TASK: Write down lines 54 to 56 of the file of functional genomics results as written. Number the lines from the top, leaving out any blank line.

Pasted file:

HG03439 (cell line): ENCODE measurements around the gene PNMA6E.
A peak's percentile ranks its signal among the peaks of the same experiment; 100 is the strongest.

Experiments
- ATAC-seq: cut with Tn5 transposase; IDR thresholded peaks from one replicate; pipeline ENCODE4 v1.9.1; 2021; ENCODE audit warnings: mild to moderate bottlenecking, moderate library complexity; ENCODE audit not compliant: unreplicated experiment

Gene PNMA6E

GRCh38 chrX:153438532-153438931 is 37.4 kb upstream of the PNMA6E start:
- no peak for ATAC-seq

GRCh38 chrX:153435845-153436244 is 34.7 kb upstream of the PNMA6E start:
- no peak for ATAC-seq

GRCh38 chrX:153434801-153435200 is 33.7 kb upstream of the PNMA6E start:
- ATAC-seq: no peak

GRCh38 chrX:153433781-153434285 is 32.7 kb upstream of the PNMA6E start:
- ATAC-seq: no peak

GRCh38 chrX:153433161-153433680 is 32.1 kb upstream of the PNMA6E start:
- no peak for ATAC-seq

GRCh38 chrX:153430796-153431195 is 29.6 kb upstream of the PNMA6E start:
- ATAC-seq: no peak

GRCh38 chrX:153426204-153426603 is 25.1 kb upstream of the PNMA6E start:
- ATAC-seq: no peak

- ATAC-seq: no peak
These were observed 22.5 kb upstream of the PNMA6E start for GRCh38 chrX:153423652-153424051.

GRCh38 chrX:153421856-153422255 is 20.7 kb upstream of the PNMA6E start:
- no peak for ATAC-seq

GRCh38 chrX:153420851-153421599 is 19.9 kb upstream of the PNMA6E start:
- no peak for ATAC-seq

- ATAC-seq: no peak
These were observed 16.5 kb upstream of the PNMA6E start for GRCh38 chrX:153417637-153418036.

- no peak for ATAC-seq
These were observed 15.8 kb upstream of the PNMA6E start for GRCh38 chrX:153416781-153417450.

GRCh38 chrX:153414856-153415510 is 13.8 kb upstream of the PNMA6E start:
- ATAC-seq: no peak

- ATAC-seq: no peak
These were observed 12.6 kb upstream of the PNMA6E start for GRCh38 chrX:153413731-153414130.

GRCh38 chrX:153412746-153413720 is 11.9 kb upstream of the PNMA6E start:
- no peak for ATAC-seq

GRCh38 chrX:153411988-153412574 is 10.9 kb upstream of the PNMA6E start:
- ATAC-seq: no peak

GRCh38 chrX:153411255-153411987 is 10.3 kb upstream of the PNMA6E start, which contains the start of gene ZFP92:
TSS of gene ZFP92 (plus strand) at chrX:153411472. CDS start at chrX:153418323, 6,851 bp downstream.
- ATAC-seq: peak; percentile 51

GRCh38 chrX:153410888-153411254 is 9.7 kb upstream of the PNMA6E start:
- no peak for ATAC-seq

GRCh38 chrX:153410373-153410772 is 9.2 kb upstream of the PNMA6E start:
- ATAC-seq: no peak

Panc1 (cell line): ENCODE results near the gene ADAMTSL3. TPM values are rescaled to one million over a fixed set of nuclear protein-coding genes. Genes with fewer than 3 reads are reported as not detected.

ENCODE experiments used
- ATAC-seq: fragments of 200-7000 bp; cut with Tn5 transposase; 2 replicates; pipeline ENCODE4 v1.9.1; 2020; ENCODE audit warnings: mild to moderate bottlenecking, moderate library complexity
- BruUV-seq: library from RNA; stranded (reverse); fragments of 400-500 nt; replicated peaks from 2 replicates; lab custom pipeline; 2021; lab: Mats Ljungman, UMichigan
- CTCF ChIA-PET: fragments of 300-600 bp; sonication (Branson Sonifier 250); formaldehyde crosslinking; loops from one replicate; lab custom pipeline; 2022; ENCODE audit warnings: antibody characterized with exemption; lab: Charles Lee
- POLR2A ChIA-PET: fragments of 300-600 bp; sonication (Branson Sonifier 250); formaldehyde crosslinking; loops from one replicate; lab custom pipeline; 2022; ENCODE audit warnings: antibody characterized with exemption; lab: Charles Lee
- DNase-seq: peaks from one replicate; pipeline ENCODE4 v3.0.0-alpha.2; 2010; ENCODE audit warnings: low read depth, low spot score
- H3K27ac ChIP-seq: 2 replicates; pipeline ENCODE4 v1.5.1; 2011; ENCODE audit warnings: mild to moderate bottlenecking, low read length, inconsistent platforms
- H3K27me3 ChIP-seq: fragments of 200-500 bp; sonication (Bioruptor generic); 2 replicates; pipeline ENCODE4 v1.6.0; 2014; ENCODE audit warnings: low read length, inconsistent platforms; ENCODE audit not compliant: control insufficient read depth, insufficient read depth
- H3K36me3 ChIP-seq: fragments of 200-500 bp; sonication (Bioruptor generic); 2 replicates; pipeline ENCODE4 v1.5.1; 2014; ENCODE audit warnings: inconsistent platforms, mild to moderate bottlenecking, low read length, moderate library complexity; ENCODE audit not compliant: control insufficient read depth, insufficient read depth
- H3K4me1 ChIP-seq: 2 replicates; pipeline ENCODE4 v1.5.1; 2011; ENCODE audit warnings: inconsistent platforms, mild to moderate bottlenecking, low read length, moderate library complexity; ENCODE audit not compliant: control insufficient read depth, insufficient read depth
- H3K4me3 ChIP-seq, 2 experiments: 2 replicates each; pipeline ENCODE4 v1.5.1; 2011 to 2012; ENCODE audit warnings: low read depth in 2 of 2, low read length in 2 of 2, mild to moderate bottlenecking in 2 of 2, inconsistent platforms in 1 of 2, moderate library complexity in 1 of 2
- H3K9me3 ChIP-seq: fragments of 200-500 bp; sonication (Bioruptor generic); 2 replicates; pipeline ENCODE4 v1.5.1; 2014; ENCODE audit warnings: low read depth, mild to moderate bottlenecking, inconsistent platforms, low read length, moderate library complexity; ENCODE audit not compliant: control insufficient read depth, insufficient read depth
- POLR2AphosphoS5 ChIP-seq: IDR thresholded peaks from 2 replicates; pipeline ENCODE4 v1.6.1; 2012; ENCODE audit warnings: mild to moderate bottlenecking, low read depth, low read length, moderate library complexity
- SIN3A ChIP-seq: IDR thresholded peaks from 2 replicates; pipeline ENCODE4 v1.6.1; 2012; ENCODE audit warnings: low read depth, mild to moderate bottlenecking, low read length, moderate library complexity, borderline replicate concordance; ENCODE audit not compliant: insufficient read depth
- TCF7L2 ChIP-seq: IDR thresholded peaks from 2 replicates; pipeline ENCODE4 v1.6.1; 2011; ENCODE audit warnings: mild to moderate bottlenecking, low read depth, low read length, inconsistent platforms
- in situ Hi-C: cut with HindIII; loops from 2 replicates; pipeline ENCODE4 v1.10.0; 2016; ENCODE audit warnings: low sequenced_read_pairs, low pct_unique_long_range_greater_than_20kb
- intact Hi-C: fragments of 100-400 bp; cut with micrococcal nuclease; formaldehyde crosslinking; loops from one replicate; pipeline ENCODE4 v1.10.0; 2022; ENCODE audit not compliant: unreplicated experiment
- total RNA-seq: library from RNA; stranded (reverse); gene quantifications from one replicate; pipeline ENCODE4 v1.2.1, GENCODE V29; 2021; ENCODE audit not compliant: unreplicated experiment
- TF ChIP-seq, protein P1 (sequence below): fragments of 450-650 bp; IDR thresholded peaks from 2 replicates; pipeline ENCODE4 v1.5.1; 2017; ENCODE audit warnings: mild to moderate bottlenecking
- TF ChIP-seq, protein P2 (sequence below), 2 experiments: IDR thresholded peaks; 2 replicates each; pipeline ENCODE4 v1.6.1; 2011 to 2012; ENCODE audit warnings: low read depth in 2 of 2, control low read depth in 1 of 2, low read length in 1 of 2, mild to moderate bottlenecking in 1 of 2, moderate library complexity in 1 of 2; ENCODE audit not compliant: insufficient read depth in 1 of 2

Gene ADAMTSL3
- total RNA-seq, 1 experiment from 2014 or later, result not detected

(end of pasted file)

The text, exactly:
- H3K36me3 ChIP-seq: fragments of 200-500 bp; sonication (Bioruptor generic); 2 replicates; pipeline ENCODE4 v1.5.1; 2014; ENCODE audit warnings: inconsistent platforms, mild to moderate bottlenecking, low read length, moderate library complexity; ENCODE audit not compliant: control insufficient read depth, insufficient read depth
- H3K4me1 ChIP-seq: 2 replicates; pipeline ENCODE4 v1.5.1; 2011; ENCODE audit warnings: inconsistent platforms, mild to moderate bottlenecking, low read length, moderate library complexity; ENCODE audit not compliant: control insufficient read depth, insufficient read depth
- H3K4me3 ChIP-seq, 2 experiments: 2 replicates each; pipeline ENCODE4 v1.5.1; 2011 to 2012; ENCODE audit warnings: low read depth in 2 of 2, low read length in 2 of 2, mild to moderate bottlenecking in 2 of 2, inconsistent platforms in 1 of 2, moderate library complexity in 1 of 2